As a religious sister of 73 years, Sister Zita Marie Sharrow has experienced the significant changes that have taken place within the Servants of Mary and the outside world. Sharrow became a sister in 1949, and immediately began teaching art class for elementary students in Massena, New York. She loved the great variety of people she met in New York, and felt very grateful for her students.
As much as Sharrow loved the city, the country was always her favorite. She lived outside of Tucson, Arizona from 1984-1995, and taught each grade at some point. Life in the country was slower than the city, and Sharrow was content living her life there. Even with so much going on in the United States, her quiet life continued. During World War II, she knew people who were sent to fight in the war, but none of her close family or friends were sent away, so it did not affect her life all that much. Similarly to World War II, the Civil Rights Movement in the 1960s took place during her time as a sister. As a teacher, she noticed the tension in schools as integration occurred, but tried to keep the peace in her classroom and treat her students equally. She avoided most of the major events involved with the movement because of her location in the country. Overall, historical events did not impact Sharrow as much as other sisters due to her more remote location.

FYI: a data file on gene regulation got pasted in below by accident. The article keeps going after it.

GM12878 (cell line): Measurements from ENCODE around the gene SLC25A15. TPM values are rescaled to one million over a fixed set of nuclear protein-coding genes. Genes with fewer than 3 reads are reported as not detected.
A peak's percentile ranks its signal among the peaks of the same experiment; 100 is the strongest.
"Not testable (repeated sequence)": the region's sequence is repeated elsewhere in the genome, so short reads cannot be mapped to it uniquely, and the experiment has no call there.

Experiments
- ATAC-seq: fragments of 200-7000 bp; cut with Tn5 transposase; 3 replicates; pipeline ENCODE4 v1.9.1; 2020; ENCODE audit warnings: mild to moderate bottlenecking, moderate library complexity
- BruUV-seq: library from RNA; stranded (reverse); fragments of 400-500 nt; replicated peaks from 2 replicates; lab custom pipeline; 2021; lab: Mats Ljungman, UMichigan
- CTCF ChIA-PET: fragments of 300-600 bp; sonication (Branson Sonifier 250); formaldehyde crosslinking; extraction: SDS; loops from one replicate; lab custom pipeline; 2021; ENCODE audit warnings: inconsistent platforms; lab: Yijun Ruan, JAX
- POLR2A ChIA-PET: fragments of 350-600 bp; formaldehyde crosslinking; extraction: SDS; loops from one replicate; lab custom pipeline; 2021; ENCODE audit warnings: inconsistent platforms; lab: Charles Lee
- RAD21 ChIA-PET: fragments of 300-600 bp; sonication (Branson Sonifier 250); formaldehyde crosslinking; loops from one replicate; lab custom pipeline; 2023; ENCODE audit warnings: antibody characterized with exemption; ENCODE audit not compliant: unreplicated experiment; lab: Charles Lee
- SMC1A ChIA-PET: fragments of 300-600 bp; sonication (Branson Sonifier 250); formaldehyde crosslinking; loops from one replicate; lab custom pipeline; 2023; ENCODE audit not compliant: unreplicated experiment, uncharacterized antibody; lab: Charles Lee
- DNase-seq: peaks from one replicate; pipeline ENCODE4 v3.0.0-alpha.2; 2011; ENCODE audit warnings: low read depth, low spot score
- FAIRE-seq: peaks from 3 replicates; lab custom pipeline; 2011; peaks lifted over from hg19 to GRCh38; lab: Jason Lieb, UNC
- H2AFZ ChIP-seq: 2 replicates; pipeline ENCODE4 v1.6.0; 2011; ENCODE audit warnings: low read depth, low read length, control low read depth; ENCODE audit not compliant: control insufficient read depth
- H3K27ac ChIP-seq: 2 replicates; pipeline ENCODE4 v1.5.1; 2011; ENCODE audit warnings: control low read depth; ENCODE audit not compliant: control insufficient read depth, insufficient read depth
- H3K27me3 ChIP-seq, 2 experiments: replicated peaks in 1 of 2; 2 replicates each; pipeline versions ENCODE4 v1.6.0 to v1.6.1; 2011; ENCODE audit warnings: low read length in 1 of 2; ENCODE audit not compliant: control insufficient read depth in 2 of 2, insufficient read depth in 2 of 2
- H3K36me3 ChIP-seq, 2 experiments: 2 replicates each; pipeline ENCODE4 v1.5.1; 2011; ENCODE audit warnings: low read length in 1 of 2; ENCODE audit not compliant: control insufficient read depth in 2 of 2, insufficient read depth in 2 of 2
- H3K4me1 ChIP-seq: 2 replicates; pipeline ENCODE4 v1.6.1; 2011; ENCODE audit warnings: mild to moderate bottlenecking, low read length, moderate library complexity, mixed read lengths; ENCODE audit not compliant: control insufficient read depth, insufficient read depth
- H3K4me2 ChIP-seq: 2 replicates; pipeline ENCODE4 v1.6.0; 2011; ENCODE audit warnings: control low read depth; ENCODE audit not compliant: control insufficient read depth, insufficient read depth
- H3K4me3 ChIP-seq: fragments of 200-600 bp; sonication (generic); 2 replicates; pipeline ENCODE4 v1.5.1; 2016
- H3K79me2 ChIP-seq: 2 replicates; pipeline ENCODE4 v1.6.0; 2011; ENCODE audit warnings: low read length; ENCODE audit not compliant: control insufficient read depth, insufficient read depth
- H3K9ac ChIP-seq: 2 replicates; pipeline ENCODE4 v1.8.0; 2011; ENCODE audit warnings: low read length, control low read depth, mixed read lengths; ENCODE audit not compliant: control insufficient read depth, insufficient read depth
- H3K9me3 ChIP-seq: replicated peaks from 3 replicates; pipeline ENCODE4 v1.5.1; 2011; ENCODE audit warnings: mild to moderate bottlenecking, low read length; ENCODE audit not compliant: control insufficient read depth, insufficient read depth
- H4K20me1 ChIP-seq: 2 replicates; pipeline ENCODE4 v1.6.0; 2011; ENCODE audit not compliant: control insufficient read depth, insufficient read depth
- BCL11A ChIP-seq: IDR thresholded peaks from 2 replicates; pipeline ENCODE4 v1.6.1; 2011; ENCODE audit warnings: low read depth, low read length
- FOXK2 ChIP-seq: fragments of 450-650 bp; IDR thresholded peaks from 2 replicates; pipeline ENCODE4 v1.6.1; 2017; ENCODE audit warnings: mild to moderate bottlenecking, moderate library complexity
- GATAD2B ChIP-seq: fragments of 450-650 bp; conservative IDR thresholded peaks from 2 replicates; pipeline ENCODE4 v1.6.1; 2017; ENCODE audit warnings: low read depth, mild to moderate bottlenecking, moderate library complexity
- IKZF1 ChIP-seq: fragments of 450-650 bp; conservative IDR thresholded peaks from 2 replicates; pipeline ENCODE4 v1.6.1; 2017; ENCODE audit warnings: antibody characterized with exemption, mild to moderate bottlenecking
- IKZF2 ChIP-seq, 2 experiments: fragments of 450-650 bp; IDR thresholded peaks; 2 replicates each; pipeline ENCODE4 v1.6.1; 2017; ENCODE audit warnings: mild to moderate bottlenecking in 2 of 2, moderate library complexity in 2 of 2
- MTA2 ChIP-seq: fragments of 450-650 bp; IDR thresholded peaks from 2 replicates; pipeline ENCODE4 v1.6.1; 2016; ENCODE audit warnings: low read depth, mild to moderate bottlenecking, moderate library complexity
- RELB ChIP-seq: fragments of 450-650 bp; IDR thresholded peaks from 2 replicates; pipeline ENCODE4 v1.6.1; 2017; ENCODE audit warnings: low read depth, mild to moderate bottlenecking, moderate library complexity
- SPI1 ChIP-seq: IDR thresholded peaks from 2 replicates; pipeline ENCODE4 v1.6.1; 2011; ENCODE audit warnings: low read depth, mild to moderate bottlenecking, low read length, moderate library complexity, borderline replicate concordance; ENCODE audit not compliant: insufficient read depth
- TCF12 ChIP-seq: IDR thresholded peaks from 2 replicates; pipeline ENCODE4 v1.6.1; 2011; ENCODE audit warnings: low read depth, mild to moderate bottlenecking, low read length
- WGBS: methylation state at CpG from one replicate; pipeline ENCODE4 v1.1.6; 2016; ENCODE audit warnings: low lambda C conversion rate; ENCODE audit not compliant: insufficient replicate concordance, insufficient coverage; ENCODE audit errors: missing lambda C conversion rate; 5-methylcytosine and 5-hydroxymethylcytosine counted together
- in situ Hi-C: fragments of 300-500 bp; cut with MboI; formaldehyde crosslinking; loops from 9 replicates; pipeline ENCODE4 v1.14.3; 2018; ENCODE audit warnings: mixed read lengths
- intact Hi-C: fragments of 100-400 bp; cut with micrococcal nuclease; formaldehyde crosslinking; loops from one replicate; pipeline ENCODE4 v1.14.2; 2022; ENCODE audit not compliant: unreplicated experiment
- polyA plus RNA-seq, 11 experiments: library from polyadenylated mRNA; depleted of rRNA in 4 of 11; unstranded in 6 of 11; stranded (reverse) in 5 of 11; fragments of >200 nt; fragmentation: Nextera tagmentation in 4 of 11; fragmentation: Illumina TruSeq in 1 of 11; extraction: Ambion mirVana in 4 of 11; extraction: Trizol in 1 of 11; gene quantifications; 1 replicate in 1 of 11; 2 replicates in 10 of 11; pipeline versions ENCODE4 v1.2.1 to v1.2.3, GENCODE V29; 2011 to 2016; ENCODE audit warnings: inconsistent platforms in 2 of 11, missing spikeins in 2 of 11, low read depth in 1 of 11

In 1974, the Servants of Mary sent her to Rome, Italy to do research on the history of the Servants of Mary. She ended up staying there for four years. She did research and read letters from their founder, Marie Guyot, and read about how they moved from France to England. She came back to the states in 1978. In 2000, Sharrow went to England for a few weeks for a vacation, but ended up taking a secretary position at the headquarters in England and stayed for four years.
Sharrow came back to Omaha in 2004, and took over the St. Peregrine Ministry. The St. Peregrine Ministry is committed to supporting those who are affected by cancer. Two months after becoming the leader of the ministry, Sharrow was diagnosed with cancer. Though her cancer was tough mentally and physically, she is “so thankful for it,” because it helped her to empathize with the people she worked with. People were often more open in their conversations with her because she had been through the same thing and overcome it. It also helped her to appreciate people and life so much more. It made her realize, “God made a marvel in human beings, and it’s easy to lose sight of that.” After surgery to remove her cancer she entered remission with a whole new outlook on life.
Throughout the years, the focus of the Servants of Mary has shifted. The biggest change in the ministry is that, at first, the sisters were all teachers at schools throughout the country.
Gradually, the sisters did more work with hospitals, parish ministries, and community service.
Sharrow is “at peace with the direction it has gone in, and as long as the sisters listen to what the church needs, it will all be right.” Sharrow is beyond thankful for her experiences and the beautiful connections she has made as a Servant of Mary.